For every power move on the great world stage there are answering power moves. This is a time when Western diplomats can begin to add up and measure the range and weight of the responses the Soviets are making to Washington initiatives of last winter.
The main United States initiative since Ronald Reagan entered the White House was to go ahead with the deployment of the Pershing II and cruise missiles in Western Europe. The Soviet Union warned against it. The actual deployment began on Nov. 4 of last year. At the same time Mr. Reagan launched a major deployment of US military force in Central America.
The first Soviet answer was to walk out of the strategic missile talks in Geneva. That was on Nov. 23.
They followed this by breaking off almost all negotiations with the US, except for trade. As of this writing a 44-man Soviet trade delegation is still expected in New York and Washington during the coming week, but that is about all that is left now from the era of ''detente'' launched by Richard Nixon.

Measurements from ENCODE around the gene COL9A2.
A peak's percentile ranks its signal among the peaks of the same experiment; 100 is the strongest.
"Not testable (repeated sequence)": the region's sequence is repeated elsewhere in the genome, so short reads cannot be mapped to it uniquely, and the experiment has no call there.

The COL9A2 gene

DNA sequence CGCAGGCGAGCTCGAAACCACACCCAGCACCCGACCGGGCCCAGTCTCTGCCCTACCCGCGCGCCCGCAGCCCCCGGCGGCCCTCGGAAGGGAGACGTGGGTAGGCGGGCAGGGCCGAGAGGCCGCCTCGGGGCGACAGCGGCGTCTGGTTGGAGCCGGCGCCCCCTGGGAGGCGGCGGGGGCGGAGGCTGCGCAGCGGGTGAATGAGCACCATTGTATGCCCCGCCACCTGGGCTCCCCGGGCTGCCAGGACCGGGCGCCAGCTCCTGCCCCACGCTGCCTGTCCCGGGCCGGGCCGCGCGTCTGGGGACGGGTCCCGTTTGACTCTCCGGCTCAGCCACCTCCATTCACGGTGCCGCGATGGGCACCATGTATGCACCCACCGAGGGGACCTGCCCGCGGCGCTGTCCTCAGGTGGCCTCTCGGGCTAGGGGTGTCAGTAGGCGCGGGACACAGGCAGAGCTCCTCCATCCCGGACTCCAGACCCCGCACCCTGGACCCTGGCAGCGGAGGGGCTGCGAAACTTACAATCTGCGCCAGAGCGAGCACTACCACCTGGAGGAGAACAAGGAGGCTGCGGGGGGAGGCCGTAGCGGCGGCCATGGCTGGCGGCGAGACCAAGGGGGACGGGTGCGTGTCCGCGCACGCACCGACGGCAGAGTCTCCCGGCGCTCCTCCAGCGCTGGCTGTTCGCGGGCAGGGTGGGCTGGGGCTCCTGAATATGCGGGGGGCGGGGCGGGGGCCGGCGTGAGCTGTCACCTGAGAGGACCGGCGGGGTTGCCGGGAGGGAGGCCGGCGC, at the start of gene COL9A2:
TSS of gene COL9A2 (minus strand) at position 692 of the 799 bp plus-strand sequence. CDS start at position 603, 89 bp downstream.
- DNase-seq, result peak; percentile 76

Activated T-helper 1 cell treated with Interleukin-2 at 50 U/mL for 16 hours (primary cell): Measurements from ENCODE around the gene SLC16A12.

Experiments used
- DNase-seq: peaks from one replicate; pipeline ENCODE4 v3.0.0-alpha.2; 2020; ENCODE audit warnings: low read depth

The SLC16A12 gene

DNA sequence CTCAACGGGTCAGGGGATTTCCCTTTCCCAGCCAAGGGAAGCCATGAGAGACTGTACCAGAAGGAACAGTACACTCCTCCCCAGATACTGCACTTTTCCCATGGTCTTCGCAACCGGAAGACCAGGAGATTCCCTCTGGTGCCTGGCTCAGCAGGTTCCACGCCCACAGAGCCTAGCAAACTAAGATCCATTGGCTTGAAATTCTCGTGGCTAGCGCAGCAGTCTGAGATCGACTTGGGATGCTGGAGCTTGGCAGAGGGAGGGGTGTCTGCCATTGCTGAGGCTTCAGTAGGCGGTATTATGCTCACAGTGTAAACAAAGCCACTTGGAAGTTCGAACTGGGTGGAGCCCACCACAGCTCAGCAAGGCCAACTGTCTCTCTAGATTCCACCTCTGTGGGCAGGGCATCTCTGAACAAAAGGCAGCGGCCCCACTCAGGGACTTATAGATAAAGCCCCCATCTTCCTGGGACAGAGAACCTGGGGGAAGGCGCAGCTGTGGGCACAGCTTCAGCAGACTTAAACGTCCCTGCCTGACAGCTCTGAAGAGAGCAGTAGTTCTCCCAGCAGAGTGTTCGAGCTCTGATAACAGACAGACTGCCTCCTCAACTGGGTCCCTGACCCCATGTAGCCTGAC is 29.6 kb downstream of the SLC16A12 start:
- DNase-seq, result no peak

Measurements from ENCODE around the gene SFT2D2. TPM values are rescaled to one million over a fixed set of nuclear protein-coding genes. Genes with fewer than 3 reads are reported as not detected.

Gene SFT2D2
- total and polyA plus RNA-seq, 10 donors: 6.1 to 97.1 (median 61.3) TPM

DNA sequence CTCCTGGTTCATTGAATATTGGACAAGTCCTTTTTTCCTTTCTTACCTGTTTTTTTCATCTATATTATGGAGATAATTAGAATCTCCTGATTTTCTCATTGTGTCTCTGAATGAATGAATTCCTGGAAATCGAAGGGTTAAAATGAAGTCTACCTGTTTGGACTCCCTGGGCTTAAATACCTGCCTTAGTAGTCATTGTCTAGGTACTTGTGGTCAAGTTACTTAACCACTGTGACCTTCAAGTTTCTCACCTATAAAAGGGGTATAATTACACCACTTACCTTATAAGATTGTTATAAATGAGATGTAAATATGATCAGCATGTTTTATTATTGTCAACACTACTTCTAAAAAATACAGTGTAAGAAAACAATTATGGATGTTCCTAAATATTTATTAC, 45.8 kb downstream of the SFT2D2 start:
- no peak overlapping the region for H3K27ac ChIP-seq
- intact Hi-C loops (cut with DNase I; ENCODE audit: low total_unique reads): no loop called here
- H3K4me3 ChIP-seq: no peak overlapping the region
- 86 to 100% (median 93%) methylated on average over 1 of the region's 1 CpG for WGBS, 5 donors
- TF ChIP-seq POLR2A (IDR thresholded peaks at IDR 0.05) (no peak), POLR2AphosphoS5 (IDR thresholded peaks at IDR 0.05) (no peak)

The walkout from the arms talks was the opening move. More was to follow. The first hint of how much more came around April 1, when Afghan rebels came across into Pakistan and reported signs of a Soviet buildup of both ground and air forces. The rebels predicted that a big offensive was coming.
It came, and quickly.
Apparently it started about April 9 with heavy aerial bombing of rebel strong points along the valleys that run between the Soviet frontier and Kabul, the Afghan capital. The bombing was followed by infantry action. The purpose seems to be both to secure the supply lines to Kabul and to break resistance in most parts of the country.
The Soviet offensive is now reported to be over a broad front, to be heavier and more persistent than previous Soviet offensives in Afghanistan, and to be achieving general success. Western diplomats and journalists have revised their appraisals of prospects.